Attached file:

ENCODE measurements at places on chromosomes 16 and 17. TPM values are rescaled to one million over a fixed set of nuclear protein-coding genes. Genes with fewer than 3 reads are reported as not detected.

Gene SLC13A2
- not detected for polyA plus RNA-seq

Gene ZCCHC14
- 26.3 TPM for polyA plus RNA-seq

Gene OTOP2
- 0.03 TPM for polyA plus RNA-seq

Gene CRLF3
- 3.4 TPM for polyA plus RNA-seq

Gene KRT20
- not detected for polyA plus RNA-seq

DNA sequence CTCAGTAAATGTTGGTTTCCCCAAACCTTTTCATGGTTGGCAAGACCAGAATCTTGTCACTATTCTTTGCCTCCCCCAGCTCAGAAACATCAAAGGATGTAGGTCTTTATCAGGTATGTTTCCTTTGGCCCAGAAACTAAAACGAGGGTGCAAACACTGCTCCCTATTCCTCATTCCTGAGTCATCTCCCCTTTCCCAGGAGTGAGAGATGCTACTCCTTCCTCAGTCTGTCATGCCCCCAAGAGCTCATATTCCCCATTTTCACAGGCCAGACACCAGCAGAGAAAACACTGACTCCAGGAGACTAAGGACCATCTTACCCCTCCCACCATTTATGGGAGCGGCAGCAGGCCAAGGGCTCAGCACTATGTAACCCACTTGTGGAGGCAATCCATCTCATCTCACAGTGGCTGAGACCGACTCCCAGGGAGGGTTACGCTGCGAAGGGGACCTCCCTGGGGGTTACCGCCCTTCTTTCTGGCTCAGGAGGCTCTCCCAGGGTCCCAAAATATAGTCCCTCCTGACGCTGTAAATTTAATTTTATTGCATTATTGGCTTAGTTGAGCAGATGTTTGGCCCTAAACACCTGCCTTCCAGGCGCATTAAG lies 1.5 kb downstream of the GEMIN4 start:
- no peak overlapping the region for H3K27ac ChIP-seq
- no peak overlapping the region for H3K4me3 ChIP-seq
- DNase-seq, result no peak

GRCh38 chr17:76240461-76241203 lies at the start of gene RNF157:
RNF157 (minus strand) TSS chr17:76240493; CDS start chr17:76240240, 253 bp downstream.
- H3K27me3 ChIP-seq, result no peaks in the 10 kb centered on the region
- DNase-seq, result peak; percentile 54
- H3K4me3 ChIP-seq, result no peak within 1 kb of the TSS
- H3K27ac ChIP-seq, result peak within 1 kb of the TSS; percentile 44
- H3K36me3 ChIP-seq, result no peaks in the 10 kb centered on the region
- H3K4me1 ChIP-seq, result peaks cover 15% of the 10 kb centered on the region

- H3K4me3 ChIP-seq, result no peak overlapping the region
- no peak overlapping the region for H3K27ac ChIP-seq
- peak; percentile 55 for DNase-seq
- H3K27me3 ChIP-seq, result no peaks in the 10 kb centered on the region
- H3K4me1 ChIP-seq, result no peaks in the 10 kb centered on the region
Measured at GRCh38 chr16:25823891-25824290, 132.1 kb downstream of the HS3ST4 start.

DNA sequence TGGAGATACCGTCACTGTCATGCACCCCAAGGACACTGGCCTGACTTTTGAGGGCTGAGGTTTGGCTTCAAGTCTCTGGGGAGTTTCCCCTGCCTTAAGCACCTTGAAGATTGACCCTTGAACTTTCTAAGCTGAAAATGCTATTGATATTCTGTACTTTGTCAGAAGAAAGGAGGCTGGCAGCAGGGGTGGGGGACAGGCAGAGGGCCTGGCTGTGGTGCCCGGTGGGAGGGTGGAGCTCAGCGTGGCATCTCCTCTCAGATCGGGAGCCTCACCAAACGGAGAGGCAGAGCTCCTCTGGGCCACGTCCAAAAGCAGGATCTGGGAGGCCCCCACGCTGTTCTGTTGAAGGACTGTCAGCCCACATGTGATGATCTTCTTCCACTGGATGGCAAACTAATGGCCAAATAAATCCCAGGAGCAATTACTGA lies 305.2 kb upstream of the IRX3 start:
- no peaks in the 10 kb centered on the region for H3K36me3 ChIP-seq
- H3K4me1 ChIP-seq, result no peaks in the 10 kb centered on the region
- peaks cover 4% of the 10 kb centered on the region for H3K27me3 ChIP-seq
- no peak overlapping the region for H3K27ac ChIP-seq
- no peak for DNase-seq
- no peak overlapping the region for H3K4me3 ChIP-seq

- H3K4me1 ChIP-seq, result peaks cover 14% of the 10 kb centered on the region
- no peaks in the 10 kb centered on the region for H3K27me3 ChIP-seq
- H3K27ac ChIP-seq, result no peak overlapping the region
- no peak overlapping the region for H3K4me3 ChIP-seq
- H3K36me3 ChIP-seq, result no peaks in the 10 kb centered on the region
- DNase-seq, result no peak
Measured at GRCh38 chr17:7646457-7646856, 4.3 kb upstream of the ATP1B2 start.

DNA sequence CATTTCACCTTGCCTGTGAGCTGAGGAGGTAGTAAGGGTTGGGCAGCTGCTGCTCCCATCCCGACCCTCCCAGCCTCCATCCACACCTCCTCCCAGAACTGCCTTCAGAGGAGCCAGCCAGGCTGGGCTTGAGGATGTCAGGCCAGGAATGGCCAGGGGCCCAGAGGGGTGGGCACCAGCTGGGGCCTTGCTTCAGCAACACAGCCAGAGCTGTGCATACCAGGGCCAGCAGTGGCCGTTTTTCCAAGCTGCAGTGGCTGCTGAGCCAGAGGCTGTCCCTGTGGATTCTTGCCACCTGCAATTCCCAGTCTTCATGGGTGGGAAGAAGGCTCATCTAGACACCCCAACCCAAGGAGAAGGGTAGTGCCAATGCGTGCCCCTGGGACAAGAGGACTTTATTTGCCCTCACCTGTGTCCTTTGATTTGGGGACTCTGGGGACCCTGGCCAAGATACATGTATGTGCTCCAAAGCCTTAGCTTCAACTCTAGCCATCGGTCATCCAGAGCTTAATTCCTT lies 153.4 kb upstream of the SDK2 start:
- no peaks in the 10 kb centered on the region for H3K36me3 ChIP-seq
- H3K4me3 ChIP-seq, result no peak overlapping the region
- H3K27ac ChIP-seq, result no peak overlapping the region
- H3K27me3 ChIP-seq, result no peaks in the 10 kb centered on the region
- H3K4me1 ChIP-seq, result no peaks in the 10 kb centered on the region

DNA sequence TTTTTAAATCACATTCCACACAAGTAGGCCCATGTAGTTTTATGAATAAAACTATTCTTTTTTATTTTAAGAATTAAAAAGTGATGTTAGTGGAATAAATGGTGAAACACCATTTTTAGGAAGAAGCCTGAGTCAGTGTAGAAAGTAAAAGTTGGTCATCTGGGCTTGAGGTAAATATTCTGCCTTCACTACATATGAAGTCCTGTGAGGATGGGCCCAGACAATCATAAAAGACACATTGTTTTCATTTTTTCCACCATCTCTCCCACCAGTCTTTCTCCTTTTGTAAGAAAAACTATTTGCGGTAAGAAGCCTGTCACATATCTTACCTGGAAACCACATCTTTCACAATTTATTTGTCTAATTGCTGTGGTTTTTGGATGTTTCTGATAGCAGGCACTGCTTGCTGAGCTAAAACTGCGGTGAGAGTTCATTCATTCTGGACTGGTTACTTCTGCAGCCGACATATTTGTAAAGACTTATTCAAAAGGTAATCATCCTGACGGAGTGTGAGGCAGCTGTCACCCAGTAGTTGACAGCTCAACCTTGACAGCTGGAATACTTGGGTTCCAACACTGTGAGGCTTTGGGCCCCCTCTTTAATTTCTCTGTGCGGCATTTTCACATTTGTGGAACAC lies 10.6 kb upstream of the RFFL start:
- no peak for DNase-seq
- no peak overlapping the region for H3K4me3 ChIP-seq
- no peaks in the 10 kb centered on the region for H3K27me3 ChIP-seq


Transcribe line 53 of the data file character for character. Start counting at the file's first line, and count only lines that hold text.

- no peaks in the 10 kb centered on the region for H3K27me3 ChIP-seq